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Sam Sattler

What you say here pretty much describes my reading state of mind, too. Still finding it hard to concentrate on reading nearly to the extent I used to be able to do, and I'm very reluctant to begin any book that seems to haver a depressing plot - or even read nonfiction that is on a topic that might depress me.

I've had "LBJ's 1968" on top of my TBR stack for at least 60 days now, and I keep reaching for the book just beneath it, instead. I lived through the trauma of 1968 and I don't want to revisit it now, with everything going on in the real world.

Some of my comfort reads are clicking with me, though, and that's, well...a comfort. I'm reading an old Robert B. Parker Spenser novel right now and enjoying it much more than I expected to. And I snagged a new novel called "I, John Kennedy Toole" that I can't wait to get into. It's a fictionalized take on how "Confederate of Dunces" was finally published and went on to win a Pulitzer Prize for Fiction.

Stay safe.

Emily

This not being able to read - I wonder what it says about why we read. I have tried fiction, I have tried poetry, I think what I have been looking for is for something solid and un-blinking. Time to pull out non-fiction.

Amateur Reader (Tom)

Makioka is a perfect "chapter a day" book, since it is actually about the flow of life and the passage of time. So maybe the reader should not be in such a big hurry.

Jeane

I too, have had trouble reading lately. With four half-finished books on my nightstand, I finally gave up for a while and started reading periodicals. Frustrated with myself that some things I used to love doing now feel pointless or can't hold my attention. At least the garden is thriving because I still find satisfaction in that. Maybe I will try a comfort read next- my third grader has run out of books in her own collection and is now borrowing from mine, so I'm combing through my shelves to find age-appropriate books for her. Prompting me to read a few of them myself, again. Which is why I kept them so many years, after all.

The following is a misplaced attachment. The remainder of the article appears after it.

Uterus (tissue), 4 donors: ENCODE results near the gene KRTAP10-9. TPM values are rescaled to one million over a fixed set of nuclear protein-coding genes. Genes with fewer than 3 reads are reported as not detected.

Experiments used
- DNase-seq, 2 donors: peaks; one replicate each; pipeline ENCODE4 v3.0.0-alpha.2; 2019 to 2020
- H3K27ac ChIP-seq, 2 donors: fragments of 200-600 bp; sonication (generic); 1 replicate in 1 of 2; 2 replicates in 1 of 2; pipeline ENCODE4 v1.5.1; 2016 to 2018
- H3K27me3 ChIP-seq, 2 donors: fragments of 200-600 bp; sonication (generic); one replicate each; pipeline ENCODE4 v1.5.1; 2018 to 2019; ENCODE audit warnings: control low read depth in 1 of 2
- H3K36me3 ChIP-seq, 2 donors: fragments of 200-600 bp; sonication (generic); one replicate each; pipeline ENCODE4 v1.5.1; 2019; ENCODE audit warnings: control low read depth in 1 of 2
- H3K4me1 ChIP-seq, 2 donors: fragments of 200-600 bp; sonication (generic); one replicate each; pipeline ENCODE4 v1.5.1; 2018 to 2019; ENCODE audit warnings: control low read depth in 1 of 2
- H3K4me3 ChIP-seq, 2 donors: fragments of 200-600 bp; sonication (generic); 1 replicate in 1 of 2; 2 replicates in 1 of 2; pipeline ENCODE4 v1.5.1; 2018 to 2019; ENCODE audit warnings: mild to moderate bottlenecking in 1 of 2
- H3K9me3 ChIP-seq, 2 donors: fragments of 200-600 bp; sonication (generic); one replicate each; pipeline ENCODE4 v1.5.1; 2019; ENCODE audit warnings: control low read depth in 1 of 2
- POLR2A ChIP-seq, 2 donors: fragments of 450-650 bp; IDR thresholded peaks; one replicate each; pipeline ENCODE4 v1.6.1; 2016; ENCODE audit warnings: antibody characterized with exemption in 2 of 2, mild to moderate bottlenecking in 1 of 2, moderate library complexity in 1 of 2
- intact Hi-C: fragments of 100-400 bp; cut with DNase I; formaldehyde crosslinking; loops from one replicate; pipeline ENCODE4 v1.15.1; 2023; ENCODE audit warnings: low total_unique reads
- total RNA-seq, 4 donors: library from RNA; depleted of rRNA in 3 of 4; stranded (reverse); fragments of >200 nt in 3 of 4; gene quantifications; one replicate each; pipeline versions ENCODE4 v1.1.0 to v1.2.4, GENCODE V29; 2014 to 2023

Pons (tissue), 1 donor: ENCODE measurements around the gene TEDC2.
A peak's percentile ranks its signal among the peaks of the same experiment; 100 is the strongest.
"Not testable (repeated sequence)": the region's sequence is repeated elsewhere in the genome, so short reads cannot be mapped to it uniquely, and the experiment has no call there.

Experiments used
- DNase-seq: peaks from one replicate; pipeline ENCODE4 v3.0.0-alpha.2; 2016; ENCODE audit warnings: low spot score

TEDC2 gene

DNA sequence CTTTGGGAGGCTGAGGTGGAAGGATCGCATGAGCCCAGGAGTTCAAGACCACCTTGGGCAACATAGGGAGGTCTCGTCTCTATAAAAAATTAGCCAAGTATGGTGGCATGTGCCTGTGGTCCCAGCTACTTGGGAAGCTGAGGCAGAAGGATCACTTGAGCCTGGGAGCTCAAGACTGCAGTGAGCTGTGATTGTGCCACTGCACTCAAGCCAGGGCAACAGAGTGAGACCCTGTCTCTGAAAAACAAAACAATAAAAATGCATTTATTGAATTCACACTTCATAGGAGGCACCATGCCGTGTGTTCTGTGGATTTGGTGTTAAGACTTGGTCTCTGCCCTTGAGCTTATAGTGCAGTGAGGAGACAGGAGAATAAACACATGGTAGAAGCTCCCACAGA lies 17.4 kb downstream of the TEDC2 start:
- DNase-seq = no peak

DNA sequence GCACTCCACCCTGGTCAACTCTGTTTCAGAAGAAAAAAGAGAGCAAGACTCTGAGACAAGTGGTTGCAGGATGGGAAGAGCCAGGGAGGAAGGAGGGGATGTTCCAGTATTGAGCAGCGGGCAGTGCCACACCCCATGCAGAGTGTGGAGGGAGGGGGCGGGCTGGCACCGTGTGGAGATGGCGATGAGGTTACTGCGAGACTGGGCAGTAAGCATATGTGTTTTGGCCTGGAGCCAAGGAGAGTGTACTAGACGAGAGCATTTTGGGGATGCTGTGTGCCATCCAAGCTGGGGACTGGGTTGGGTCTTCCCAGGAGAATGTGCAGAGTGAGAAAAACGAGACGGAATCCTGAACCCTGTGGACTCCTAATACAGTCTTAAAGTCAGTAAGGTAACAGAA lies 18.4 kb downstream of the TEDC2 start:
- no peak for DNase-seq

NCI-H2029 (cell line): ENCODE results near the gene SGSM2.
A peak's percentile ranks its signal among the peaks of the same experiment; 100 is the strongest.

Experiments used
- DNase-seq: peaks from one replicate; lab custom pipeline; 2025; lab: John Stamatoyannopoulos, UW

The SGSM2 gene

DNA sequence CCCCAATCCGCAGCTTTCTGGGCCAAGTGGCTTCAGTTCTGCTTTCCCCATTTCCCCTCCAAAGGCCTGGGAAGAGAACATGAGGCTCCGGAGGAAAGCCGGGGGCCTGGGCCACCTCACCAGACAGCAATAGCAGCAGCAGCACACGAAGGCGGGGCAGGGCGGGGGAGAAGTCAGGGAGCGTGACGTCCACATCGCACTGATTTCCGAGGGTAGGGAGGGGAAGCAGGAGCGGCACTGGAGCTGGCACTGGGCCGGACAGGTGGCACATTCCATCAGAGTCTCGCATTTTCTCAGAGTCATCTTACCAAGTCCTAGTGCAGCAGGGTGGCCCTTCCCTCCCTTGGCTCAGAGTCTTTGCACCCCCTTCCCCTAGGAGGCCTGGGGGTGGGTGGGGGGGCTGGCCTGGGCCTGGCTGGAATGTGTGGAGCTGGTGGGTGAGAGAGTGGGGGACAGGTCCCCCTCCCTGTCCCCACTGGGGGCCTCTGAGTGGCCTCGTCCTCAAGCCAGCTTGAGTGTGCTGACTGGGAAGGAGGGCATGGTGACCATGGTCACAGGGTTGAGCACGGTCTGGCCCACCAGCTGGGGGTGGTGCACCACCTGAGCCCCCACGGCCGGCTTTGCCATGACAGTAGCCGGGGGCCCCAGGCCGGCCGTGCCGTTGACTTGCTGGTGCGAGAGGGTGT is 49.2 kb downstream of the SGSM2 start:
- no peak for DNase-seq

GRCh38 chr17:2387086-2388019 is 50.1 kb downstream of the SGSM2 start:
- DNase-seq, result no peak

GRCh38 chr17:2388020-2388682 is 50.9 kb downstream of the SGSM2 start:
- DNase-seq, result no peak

iliana

I can relate to so much of this. I feel like we all need a restart! Like you, I think about reading and making lists of books to read, etc. but when it comes to actual reading I'm still so restless. It's gotten better because maybe we are now getting used to this madness. But, I think it's great you're making your way through so many graphic novels. Anyway, have fun working in your journal and continuing to look for those comfort reads.

Danielle

I seem to hear this from other readers, too, so it is a common refrain! Since our normal routines have been completely disrupted, so too, are our pleasures I guess. I have certain types of stories that I avoid. If I am looking at new books lists and I see it is a war story--mostly WWII/Holocaust stories I totally pass it by. I can't handle stories of human suffering like that. I have almost entirely stopped watching the news--just reading headlines in daily email digests and local news so get a glimpse of national news. It is just way too dire. I am enjoying those few books I am reaching for, only I seem to have such a low concentration level. I feel like I need to set up a schedule day to day--but I haven't had the energy to do that--lol! Stay well, too. It feels like this will never ever end, but eventually and slowly I hope things just start to normalize in some way!!